Tag Archives: Bethany Gupwell

Lay Down Your Burdens





“It was a genuinely mixed experience, and sometimes that is refreshing in its own way.”

Billed as a piece of ‘radically tender dance theatre’ Lay Down Your Burdens is a brave, if peculiar, piece of immersive theatre.

We are welcomed to a local pub, by friendly landlady (Sara Turner) where the three locals and the bartender consistently mask their respective pain by drinking, and dancing, and generally being merry. When they are joined by an American stranger (Donald Hutera) who is ripped open and vulnerable with grief, they begin to teach him a new way of looking at life. Interspersed with audience participation, immersive games and calls and responses, as well as stunning contemporary dance, this story unfolds as each character delves into their personal unhappiness.

Choreographer/director Rhiannon Faith devised this piece with the cast, and it has that muddled feeling that often plagues devised theatre. There is a lot going on, far too many characters, and the script is at times almost painful. However, where this piece soars is when it stays away from the strange plot that ties it down, and focusses on the abstract, on the audience participation and the dance.

Something that works astonishingly well is the sound design by Anna Clock. Anna is on stage paying cello, along with violinist India Shan Merrett, giving an ethereal live beauty to the performance. But Anna is also recording the audience responses, and at the end they layer them into a melting soundscape, adding meaning to the words and chants we’d shared. My favourite moment in the piece was where audience members were invited to share into a microphone the things they loved. It was moving and subtle and completely beautiful. To hear these back, layered with people’s responses to other prompts throughout the piece, was a stroke of immersive genius.

The dance was also extraordinary. Dominic Coffey, Shelley Eva Haden, Sam Ford and Finetta Sidgwick move across the stage in frantic, weird contortions. They represent pain, grief and struggle through their bodies but it is also lovely to see them dancing a jig in an early scene. All of them are very strong dancers, with captivating stage presences, but a standout is Haden who tells the story of a woman losing touch with her inner child through a beautiful series of gyrating agitated solos.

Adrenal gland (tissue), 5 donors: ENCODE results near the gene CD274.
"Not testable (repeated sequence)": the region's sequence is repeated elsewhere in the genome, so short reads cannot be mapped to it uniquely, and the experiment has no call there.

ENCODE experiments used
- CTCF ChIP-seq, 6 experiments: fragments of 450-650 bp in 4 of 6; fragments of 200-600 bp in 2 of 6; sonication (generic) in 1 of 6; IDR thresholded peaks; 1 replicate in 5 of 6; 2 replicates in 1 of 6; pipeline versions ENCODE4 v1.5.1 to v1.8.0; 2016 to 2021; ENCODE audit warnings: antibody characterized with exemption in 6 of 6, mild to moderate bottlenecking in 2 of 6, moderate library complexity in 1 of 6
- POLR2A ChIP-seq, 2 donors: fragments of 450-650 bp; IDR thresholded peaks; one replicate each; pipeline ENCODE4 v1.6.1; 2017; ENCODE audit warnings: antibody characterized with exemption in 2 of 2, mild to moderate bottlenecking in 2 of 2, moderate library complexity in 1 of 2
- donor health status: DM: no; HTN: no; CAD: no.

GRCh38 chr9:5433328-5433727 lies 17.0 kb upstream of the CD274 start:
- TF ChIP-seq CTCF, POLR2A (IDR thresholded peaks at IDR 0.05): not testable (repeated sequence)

The set, by designer Noemi Daboczi is simple, a bar at the centre and booths behind, but it can be whatever the performers make it, and it feels eerily like a local pub.

This piece is hard to review, because some parts I hated, and some I loved. Every time I would get on board with the production, it would completely change into something else, often something that was baffling or tonally startling. I would see another production by Rhiannon Faith Company, but I cannot wholeheartedly recommend this one. I found the message confusing, and even at times problematic – there was a sense of toxic positivity and no questions around alcohol as a ticket to happiness. However, the idea of finding the joy in small things is beautiful, and important. It was a genuinely mixed experience, and sometimes that is refreshing in its own way.


Reviewed on 22nd November 2023

by Auriol Reddaway

Photography by Foteini Christofilopoulou



More shows reviewed by Auriol:

Lovetrain2020 | ★★★★ | Sadler’s Wells Theatre | November 2023
Mates In Chelsea | ★★★ | Royal Court | November 2023
Flip! | ★★★★ | Soho Theatre | November 2023
Sputnik Sweetheart | ★★★ | Arcola Theatre | October 2023
Boy Parts | ★★★★ | Soho Theatre | October 2023
Casting The Runes | ★★★ | Pleasance Theatre | October 2023
Elephant | ★★★★★ | Bush Theatre | October 2023
Hamnet | ★★★ | Garrick Theatre | October 2023
Gentlemen | ★★★★ | Arcola Theatre | October 2023
This Is Not A Circus: 360 | ★★★★★ | Jacksons Lane | October 2023

Lay Down Your Burdens

Lay Down Your Burdens

Click here to see our Recommended Shows page



Wickies: The Vanishing Men Of Eilean Mor


Park Theatre




“The strength of this production sits with its creatives and the actors, who wrestled as best they could with a script that needs some serious trimming”